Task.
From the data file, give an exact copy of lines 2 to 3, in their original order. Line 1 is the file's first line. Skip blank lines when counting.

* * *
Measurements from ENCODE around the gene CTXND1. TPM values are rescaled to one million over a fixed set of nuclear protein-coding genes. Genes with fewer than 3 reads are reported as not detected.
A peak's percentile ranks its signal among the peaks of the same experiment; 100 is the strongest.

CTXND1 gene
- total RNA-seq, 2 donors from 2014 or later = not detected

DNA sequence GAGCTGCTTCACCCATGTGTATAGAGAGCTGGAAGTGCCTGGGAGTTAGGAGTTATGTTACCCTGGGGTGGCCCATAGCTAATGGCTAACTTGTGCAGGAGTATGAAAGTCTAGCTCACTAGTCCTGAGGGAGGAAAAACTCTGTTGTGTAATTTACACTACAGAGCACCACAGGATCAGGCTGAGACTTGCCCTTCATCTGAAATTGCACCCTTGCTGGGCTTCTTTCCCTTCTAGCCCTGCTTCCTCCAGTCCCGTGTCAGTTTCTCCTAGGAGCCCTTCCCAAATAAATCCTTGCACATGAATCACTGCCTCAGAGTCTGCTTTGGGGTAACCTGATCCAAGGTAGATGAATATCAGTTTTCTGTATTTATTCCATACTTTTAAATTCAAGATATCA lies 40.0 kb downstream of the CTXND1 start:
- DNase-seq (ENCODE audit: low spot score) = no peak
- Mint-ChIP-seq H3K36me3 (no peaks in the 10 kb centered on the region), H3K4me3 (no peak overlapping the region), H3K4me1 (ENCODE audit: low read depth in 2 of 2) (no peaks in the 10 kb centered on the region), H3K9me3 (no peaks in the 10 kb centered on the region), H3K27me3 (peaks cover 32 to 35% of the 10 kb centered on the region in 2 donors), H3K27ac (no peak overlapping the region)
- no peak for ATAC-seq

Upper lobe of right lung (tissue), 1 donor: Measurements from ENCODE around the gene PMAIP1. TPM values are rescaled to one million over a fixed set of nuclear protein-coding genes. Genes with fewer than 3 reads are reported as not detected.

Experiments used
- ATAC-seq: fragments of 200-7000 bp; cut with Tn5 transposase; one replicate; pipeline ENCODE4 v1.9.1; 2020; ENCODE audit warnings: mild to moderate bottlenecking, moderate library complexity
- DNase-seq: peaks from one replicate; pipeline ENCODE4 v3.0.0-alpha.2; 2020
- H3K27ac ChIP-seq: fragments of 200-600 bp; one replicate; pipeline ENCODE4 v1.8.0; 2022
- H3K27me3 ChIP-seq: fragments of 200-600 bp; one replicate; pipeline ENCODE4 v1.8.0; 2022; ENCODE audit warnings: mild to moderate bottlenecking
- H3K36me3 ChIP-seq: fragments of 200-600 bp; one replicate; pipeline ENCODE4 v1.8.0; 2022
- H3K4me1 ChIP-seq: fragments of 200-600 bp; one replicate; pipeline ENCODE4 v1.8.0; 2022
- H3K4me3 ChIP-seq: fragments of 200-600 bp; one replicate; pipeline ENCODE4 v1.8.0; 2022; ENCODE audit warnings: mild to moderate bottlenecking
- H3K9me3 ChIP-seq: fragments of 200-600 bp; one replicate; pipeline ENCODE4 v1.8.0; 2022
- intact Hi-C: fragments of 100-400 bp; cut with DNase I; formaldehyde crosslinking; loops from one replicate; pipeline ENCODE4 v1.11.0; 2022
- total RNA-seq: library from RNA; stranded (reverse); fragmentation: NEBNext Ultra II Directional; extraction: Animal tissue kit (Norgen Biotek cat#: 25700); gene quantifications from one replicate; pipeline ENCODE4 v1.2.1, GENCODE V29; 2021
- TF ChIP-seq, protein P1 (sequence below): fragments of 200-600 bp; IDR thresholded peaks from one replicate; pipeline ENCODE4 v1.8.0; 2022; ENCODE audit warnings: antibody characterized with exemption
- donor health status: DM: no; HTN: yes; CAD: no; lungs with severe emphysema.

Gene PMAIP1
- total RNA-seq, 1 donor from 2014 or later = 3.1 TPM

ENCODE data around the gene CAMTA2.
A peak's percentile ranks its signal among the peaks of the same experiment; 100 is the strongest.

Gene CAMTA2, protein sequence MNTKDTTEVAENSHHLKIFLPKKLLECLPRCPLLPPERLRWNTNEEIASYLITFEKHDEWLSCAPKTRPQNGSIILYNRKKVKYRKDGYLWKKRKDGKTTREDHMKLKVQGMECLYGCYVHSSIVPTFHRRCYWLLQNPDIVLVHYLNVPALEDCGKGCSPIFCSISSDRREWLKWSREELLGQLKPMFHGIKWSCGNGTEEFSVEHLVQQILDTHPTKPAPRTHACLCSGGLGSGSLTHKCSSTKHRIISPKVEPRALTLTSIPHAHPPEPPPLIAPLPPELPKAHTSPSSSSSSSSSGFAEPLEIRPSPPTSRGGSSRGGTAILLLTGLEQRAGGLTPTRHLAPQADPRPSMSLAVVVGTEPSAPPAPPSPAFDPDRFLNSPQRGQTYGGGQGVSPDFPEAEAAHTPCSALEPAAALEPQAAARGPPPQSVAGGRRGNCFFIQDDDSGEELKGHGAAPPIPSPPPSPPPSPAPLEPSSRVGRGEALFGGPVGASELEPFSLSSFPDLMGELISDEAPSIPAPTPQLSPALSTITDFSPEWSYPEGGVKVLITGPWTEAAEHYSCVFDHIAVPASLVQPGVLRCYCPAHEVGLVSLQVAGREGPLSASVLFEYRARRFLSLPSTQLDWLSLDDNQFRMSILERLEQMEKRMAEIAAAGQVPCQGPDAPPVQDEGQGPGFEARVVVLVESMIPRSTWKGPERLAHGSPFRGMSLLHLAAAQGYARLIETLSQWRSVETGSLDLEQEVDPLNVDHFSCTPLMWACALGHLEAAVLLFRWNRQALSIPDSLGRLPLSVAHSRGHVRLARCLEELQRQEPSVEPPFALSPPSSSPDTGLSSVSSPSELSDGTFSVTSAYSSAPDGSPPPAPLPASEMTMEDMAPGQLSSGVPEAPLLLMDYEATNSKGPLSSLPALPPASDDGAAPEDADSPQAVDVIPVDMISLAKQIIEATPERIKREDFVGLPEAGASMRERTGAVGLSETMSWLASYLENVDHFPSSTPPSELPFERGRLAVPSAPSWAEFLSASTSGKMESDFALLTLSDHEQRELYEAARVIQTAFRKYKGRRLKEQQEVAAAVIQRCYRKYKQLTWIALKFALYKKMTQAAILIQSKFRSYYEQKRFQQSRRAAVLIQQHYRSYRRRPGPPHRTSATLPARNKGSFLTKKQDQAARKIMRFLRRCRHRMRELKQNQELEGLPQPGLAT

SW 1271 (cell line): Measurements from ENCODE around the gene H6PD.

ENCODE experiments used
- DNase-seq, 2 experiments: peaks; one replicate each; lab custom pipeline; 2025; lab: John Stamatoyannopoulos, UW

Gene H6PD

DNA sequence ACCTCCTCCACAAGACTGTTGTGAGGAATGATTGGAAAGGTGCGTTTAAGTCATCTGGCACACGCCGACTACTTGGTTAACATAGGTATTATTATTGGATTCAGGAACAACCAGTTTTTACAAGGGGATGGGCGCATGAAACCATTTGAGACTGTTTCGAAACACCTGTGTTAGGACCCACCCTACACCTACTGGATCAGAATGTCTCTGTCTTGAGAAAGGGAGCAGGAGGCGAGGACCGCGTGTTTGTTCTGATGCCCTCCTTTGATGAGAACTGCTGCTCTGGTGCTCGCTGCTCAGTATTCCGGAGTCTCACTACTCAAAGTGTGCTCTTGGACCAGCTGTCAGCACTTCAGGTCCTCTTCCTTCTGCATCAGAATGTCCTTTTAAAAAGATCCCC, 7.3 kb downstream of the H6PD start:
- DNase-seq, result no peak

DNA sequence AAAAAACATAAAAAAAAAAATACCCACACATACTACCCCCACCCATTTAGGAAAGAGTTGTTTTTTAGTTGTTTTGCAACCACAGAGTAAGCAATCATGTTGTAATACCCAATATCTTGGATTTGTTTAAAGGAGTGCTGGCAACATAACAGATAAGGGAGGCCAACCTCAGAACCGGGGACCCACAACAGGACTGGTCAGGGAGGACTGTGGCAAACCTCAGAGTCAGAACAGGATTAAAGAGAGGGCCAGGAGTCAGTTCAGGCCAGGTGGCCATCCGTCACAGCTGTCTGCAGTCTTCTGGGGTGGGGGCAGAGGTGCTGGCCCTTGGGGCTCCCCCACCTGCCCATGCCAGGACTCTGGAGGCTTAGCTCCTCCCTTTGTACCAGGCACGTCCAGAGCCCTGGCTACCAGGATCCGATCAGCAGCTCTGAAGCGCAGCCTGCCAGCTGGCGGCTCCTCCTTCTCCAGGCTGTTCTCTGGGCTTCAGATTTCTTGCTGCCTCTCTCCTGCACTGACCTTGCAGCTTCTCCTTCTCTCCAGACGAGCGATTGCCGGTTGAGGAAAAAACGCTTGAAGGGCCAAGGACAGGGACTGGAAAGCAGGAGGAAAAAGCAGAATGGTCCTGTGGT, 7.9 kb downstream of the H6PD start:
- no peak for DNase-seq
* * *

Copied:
A peak's percentile ranks its signal among the peaks of the same experiment; 100 is the strongest.

CTXND1 gene